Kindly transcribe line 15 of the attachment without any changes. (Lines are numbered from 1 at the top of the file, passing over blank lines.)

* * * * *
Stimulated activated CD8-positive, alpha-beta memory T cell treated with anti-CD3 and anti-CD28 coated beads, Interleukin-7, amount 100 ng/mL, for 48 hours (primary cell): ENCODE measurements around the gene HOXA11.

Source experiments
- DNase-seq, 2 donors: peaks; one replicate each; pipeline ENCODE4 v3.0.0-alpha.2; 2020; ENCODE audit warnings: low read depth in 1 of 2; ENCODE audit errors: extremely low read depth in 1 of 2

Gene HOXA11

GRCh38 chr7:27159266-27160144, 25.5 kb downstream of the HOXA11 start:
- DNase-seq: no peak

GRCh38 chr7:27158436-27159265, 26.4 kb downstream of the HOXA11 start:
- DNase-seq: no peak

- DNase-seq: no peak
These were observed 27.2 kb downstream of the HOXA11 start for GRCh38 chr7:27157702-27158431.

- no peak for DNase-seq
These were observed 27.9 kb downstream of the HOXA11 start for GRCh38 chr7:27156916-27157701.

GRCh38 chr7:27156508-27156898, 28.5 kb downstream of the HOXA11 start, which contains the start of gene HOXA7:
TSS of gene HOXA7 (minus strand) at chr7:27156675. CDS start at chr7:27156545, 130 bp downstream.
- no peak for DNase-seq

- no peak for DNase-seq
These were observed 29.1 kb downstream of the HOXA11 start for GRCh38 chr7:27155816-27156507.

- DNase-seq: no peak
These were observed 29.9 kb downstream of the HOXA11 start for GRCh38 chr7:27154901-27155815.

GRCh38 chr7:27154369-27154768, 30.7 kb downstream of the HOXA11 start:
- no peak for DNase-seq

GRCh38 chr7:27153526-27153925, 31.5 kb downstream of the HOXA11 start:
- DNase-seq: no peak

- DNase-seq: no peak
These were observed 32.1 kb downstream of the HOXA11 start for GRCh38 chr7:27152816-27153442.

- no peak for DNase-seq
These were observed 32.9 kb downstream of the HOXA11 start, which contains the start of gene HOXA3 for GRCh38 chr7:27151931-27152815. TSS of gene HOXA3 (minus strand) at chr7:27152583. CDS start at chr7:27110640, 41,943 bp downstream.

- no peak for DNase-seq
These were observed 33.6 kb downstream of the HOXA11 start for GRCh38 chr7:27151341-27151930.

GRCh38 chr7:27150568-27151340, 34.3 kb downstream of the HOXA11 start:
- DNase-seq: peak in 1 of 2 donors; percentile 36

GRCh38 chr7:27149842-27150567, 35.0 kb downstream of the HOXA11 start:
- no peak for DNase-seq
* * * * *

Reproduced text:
- no peak for DNase-seq